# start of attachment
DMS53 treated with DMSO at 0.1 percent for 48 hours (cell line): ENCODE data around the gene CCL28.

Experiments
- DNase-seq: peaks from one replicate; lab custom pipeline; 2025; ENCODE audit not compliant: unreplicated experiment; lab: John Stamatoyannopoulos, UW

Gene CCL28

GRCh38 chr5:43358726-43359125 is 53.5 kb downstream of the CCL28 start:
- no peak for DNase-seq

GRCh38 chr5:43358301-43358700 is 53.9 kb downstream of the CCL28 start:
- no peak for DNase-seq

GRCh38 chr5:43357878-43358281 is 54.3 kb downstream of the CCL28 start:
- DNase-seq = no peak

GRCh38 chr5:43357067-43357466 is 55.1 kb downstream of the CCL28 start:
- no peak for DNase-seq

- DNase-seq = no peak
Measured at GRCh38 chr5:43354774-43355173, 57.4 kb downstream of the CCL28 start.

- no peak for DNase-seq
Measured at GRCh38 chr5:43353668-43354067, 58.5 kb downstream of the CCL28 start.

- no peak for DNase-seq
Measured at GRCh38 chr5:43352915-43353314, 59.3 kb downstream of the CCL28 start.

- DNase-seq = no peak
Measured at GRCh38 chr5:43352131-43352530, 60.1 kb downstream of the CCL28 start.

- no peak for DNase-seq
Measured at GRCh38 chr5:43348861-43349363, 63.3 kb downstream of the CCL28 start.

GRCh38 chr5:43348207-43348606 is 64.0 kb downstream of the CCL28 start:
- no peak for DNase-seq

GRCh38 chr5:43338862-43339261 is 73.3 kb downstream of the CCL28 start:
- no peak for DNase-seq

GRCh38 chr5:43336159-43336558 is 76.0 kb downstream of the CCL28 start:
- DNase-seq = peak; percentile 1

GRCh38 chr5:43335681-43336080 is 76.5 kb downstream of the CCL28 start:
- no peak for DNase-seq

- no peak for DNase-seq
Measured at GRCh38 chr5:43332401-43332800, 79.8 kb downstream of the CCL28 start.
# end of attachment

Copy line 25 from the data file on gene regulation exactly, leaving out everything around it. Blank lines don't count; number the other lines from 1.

GRCh38 chr5:43338862-43339261 is 73.3 kb downstream of the CCL28 start: